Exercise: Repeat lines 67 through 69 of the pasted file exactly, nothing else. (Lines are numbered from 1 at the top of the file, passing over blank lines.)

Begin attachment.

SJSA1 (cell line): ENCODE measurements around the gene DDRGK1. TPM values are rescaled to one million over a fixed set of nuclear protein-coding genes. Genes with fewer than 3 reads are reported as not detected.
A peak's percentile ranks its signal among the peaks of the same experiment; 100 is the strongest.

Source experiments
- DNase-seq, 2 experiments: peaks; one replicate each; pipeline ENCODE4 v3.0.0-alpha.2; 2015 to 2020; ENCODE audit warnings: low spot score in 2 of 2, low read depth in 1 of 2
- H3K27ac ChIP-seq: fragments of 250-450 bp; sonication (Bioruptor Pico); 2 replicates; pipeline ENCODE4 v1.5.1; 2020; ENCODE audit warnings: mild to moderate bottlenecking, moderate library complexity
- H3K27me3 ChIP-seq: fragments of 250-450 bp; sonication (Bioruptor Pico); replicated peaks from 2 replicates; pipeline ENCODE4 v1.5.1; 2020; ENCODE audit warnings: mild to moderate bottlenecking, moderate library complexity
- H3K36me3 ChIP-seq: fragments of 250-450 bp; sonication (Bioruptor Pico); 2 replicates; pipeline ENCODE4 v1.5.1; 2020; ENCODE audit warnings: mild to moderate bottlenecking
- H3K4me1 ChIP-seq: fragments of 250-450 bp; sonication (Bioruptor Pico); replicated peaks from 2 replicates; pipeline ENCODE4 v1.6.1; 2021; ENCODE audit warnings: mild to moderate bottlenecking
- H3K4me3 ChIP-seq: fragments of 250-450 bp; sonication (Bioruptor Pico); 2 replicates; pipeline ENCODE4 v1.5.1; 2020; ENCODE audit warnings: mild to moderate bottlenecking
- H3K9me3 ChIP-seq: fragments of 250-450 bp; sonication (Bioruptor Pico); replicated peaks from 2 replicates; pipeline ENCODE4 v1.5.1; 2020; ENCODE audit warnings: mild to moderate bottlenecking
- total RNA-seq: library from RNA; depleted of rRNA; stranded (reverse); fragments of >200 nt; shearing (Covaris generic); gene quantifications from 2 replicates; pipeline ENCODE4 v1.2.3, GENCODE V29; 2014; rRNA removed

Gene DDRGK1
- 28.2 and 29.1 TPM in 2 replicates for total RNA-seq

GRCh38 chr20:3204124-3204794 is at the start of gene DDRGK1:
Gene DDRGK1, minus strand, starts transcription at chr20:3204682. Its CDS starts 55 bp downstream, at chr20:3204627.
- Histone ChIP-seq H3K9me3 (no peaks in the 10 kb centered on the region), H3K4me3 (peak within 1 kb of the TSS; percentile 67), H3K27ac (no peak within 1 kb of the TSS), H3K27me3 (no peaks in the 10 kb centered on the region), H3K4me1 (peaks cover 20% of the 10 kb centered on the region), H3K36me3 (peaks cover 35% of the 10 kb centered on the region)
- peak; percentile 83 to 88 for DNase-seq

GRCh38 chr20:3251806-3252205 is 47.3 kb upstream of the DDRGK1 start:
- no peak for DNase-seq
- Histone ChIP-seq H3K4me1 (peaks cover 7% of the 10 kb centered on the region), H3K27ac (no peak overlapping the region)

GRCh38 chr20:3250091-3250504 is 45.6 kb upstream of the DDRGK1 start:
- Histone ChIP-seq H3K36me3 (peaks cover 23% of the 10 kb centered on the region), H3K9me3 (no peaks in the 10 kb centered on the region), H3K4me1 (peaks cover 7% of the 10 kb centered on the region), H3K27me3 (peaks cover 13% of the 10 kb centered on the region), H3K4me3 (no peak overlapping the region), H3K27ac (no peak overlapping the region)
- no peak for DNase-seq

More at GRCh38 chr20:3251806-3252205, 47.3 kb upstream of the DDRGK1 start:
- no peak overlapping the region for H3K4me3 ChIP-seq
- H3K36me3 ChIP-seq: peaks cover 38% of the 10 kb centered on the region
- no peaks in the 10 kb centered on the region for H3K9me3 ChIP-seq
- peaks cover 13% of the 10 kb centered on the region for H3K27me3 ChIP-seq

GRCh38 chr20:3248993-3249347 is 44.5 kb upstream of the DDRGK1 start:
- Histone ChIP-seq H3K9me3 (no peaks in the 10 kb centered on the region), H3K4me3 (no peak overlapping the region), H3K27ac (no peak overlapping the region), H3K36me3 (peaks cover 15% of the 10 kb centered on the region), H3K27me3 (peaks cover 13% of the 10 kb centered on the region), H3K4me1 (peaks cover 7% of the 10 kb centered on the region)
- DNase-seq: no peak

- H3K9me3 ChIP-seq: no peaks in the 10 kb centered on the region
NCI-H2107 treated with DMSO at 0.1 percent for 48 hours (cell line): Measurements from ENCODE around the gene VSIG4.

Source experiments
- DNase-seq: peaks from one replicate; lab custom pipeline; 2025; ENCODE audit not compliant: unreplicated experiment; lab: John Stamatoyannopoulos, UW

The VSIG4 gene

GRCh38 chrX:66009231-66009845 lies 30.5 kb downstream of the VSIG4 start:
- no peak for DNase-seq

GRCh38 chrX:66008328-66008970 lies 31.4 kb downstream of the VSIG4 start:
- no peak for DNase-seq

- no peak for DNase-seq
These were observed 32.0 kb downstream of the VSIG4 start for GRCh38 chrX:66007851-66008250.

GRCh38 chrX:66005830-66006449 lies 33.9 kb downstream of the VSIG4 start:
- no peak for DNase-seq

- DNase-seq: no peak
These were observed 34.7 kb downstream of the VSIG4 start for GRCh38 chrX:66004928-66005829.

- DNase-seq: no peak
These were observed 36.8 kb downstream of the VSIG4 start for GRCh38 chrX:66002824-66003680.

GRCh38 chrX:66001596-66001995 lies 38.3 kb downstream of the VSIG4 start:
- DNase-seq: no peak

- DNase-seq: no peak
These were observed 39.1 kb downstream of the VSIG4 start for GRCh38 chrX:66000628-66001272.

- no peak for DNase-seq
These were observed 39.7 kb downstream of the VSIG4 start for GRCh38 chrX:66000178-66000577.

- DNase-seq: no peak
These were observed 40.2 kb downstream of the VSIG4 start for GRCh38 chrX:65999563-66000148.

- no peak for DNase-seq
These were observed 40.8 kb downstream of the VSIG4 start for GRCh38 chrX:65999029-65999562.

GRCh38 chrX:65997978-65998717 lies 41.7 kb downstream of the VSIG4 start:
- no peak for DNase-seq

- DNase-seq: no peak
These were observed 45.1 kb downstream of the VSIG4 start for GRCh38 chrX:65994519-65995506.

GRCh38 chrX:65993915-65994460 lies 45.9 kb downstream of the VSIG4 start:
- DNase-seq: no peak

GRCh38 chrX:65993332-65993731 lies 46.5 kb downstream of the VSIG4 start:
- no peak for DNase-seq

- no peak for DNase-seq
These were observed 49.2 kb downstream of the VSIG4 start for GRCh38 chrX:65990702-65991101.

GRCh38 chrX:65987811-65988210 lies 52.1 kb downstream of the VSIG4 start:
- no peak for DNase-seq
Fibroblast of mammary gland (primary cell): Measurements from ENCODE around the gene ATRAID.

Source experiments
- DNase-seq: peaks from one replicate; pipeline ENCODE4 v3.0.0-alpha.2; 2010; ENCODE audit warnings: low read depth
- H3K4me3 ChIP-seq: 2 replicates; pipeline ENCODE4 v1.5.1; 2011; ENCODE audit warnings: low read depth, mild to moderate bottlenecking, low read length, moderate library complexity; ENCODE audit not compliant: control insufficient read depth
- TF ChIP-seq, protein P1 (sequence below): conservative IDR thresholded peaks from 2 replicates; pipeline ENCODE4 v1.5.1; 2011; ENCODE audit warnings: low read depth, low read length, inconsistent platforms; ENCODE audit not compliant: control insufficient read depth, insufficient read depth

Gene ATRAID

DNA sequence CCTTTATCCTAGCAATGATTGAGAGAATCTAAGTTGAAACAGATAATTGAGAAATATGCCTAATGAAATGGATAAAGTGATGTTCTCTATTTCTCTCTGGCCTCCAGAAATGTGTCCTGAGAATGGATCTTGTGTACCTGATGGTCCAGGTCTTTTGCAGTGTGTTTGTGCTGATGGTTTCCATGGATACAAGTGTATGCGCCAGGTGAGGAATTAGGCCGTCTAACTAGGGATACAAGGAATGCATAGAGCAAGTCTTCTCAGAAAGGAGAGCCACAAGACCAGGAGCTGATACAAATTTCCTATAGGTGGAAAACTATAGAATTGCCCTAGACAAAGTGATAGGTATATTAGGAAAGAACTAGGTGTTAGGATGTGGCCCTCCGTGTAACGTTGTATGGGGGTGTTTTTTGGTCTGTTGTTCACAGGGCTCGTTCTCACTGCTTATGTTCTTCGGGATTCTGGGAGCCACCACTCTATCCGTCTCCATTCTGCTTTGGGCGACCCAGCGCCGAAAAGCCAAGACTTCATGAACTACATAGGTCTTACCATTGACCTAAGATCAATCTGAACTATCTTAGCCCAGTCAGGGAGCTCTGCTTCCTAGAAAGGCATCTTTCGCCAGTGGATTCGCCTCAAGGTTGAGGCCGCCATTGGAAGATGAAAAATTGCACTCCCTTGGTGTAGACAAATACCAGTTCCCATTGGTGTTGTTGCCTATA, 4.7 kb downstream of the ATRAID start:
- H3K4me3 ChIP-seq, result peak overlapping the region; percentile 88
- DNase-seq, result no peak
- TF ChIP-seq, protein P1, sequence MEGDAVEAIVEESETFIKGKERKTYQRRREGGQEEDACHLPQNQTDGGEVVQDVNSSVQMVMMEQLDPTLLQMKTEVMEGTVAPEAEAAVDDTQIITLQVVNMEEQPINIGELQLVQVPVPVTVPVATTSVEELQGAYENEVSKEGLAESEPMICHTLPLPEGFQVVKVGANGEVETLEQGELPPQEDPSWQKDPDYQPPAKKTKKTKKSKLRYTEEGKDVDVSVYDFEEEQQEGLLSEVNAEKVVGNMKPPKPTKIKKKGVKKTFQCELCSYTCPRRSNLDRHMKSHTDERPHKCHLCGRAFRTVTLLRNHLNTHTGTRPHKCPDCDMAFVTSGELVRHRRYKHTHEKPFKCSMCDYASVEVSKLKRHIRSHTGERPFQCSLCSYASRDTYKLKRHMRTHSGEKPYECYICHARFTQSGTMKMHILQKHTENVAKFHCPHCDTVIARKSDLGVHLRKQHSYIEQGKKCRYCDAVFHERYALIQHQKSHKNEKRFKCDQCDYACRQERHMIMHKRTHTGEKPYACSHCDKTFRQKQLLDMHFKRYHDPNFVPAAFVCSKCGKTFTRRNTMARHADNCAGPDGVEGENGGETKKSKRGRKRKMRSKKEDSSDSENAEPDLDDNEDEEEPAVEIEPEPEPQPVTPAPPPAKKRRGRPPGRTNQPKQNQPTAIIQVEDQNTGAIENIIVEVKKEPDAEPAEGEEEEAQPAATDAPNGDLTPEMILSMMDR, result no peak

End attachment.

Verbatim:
- no peak for DNase-seq
These were observed 49.2 kb downstream of the VSIG4 start for GRCh38 chrX:65990702-65991101.

GRCh38 chrX:65987811-65988210 lies 52.1 kb downstream of the VSIG4 start: